Days like on-ice training, school, then off-ice training, rest, sleep and then repeat.

But there’s an emotional and mental side that can be a bit tricky, too. There are days when you’re tired, grumpy or just don’t want to be there. That’s when you have to push yourself to think of your goals and be strong mentally. You dig deep to find motivation. You look to your team for support. 

These athletes need all of our support, particularly this year. 

These athletes’ dreams are on the horizon. I can tell you that the hopefuls training right now for Tokyo 2021, their heartbeats are on overdrive right now every day leading up to the Games. Their lifelong dreams are at their fingertips and it’s going to be exhilarating for us to watch their pursuit of Olympic and Paralympic glory.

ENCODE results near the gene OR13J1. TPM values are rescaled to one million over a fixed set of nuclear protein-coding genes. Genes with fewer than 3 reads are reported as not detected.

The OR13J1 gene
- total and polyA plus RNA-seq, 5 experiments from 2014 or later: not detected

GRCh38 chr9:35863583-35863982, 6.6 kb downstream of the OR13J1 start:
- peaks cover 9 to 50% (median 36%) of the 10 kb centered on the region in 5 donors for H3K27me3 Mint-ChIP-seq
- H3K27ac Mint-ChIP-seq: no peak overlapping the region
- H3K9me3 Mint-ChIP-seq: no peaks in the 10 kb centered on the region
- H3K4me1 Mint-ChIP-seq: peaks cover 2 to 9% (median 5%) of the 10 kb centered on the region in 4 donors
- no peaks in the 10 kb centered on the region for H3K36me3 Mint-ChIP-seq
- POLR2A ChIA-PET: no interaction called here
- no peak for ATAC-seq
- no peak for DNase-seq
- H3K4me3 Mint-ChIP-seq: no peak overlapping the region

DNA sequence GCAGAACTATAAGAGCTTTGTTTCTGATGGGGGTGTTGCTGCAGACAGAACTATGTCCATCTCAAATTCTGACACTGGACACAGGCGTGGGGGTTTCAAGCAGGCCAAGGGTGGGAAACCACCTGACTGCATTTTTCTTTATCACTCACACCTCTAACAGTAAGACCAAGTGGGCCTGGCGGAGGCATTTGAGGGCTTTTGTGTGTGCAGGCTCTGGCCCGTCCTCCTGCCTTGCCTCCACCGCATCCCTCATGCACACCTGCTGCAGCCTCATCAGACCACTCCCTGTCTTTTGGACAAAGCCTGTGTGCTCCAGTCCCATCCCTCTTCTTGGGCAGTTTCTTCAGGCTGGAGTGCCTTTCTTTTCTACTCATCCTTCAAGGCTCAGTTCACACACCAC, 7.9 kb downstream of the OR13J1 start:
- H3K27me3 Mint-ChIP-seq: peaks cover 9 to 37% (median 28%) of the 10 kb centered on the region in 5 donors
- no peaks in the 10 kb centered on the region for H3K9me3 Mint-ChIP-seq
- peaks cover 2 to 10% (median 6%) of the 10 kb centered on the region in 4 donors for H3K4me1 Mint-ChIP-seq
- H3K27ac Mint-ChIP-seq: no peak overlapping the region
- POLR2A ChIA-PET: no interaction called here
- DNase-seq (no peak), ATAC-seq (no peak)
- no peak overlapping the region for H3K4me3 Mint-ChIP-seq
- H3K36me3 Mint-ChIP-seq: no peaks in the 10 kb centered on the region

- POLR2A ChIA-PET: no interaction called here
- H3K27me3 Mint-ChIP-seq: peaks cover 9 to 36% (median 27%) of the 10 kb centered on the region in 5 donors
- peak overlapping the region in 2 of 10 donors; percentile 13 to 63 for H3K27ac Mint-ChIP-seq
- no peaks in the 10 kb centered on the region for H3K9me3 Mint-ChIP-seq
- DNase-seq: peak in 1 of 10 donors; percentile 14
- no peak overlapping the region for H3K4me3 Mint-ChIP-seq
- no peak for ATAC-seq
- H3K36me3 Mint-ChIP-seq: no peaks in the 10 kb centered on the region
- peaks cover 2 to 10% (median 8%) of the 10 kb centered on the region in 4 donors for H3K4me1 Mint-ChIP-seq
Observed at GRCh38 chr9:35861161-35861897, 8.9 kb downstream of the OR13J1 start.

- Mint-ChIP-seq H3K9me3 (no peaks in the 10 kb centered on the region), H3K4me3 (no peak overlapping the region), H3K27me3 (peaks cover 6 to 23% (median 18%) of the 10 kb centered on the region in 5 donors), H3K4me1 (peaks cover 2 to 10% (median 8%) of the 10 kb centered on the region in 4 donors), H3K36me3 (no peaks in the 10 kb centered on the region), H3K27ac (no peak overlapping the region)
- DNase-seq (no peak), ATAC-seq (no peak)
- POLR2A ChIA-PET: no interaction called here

But the delay has been a tough. Another year of pushing themselves to their limit physically, mentally and financially — in fact, three in four athletes have lost income opportunities as a result of the COVID-19 pandemic. That’s why they need the support of people like you and me, who can’t wait to cheer them on in 2021. Before we rally behind them then, we can show our support now.

The best way to do that is by donating to the COVID Athlete Assistance Fund. The fund puts money directly in athletes’ pockets through one-time stipends meant to cover bills and expenses. One hundred percent of gifts to the fund will go directly to Team USA athletes.

If you have a dollar to spare, would you consider supporting these athletes and keeping their Olympic and Paralympic dreams alive by donating to the COVID Athlete Assistance Fund?

I know I wouldn’t be where I am today without the support of my friends, family, coach, fellow skaters and donors who gave what they could to ignite my dream. We’re all on the same team — Team USA — and I know it would mean the world to today’s athletes to have you in their corner.